Build arguments for the build.

The following is an example Metadata resource attribute section:

Metadata: Dockerfile: Dockerfile DockerContext: ./hello_world DockerTag: v1

To download a sample application that's configured with the Image package type, see Step 1: Download a sample AWS SAM application in Tutorial: Deploying a Hello World application. At the prompt asking which package type you want to install, choose Image.

Container environment variable file

To provide a JSON file that contains environment variables for the build container, use the --container-env-var-file argument with the sam build command. You can provide a single environment variable that applies to all serverless resources, or different environment variables for each resource.

Format

The format for passing environment variables to a build container depends on how many environment variables you provide for your resources.

To provide a single environment variable for all resources, specify a Parameters object like the following:

{ "Parameters": { "GITHUB_TOKEN": "TOKEN_GLOBAL" } }

To provide different environment variables for each resource, specify objects for each resource like the following:

{ "MyFunction1": { "GITHUB_TOKEN": "TOKEN1" }, "MyFunction2": { "GITHUB_TOKEN": "TOKEN2" } }

Save your environment variables as a file, for example, named env.json. The following command uses this file to pass your environment variables to the build container:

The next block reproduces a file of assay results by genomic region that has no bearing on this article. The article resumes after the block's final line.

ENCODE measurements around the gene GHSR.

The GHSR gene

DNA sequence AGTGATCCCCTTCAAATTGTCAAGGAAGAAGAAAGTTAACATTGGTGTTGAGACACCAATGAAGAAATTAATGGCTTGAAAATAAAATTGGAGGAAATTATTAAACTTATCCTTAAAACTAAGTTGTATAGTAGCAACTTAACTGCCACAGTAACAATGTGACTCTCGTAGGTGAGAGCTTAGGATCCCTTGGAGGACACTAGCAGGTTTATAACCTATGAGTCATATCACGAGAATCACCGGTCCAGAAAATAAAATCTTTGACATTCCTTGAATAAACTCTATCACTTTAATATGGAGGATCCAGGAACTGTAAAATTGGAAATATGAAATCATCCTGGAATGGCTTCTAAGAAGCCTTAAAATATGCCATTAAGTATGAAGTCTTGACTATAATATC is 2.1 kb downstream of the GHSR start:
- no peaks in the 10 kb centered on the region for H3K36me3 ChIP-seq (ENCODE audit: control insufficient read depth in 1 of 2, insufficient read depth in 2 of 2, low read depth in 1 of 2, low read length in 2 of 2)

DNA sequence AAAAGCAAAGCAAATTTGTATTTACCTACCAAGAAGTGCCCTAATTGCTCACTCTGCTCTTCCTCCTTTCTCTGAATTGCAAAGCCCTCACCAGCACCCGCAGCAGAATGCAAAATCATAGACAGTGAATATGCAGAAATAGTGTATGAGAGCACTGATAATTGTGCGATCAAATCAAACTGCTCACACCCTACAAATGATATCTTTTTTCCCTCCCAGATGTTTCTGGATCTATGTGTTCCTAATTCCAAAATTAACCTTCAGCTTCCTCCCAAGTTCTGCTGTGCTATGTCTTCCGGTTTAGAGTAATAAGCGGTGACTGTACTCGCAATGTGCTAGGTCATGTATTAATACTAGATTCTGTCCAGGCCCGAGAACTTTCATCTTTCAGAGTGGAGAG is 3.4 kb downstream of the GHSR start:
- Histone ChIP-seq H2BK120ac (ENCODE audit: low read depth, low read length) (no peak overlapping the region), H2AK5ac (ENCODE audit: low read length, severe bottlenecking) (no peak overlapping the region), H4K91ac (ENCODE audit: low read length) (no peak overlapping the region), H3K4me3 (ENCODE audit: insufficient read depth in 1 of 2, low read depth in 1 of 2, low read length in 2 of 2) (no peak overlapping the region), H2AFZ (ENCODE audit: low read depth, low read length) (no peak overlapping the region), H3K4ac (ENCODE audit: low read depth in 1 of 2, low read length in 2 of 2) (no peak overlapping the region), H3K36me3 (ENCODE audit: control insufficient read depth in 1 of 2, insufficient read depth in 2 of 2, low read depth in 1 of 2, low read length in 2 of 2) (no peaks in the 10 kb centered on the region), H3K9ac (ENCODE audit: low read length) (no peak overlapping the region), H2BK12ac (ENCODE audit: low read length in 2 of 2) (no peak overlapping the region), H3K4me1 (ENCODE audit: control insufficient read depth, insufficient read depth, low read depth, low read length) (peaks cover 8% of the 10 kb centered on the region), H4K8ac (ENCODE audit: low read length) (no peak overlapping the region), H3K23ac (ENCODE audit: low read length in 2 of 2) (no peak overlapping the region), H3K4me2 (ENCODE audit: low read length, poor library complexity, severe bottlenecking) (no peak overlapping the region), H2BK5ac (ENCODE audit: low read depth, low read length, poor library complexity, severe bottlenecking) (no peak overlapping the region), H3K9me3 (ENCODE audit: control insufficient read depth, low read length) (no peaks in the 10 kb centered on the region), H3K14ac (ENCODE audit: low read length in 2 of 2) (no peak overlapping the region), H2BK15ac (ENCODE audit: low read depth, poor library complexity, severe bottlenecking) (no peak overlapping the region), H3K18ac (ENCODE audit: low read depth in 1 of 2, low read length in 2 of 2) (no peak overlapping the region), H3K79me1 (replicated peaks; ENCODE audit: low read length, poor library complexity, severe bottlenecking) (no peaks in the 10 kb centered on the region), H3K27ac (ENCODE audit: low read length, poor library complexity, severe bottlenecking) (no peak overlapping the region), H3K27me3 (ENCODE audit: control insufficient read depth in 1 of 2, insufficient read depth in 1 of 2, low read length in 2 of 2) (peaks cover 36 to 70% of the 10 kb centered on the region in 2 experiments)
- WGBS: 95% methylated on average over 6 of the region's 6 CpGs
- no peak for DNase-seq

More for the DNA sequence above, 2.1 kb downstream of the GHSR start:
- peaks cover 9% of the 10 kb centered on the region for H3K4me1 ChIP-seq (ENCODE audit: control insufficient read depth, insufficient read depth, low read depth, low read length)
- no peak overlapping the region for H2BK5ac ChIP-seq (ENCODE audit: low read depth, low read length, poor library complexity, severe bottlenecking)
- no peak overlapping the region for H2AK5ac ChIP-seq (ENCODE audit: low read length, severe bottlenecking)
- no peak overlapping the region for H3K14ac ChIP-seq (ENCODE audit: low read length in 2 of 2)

sam build --use-container --container-env-var-file env.json

Precedence

  • The environment variables that you provide for specific resources take precedence over the single environment variable for all resources.

  • Environment variables that you provide on the command line take precedence over environment variables in a file.

Examples

Example 1: .zip file archive

The following sam build commands build a .zip file archive:

# Build all functions and layers, and their dependencies sam build # Run the build process inside a Docker container that functions like a Lambda environment sam build --use-container # Build a Node.js 12 application using a container image pulled from DockerHub sam build --use-container --build-image amazon/aws-sam-cli-build-image-nodejs12.x # Build a function resource using using the Python 3.8 container image pulled from DockerHub sam build --use-container --build-image Function1=amazon/aws-sam-cli-build-image-python3.8 # Build and run your functions locally sam build && sam local invoke # For more options sam build --help

Example 2: Container image

The following AWS SAM template builds as a container image:

Resources: HelloWorldFunction: Type: AWS::Serverless::Function Properties: PackageType: Image ImageConfig: Command: ["app.lambda_handler"] Metadata: Dockerfile: Dockerfile DockerContext: ./hello_world DockerTag: v1

The following is an example Dockerfile:

FROM public.ecr.aws/lambda/python:3.8 COPY app.py requirements.txt ./ RUN python3.8 -m pip install -r requirements.txt # Overwrite the command by providing a different command directly in the template. CMD ["app.lambda_handler"]